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How Visitation Dreams Can Help You Overcome Grief

Your dreams are an innate gift. They possess the ability to open the Sacred Doorways to the Divine. Visitation dreams have the ability to reconnect you with your deceased loved ones. Your loved ones miss you as much as you miss them.

Death is the closing of one door while opening another.

Bereavement is a ubiquitous part of being a human being. Almost no person makes it through life without having to cope with the loss of a loved one. The loss of a parent, child, or grandparent can be extremely distressing. But, just as we grieve the loss of our loved ones, they also miss us. Dreams are the doorway between the realms of the living and the dead.

Rather than the end, death is a new beginning.

How often have you heard someone say, “I dreamed of my mother last night, and the dream was so real I forgot she was dead in the dream and hugged her.  I was so happy to see her.” In most dream visitation cases the dream does not feel like the typical run-of-the-mill dream. Whether it is a mother, father, sister brother, best friend or a beloved distant family member, grief from their death is emotionally painful and can last for a very long time.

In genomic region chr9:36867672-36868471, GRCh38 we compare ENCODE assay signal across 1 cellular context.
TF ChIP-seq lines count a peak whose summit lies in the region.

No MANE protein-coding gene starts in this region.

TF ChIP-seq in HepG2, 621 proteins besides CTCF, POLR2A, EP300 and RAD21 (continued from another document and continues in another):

How often have you heard someone say, “I dreamed of my mother last night, and the dream was so real I forgot she was dead in the dream and hugged her.  I was so happy to see her.”

Medically induced sleep is one way to deal with extreme trauma and grief.

For many bereaved persons, the usual treatment for grief-related sleep disturbances is a course of hypnotics prescribed by their general practitioner. During the fourth of a five-part interview series on the Kat Kanavos Show featuring the keynote speakers, and featured speakers presenting at the International Association for the Study of Dreams 2018, I interviewed two amazing women who do dreams and healing work with their clients. The Video interview is available for your viewing enjoyment at the bottom of the article.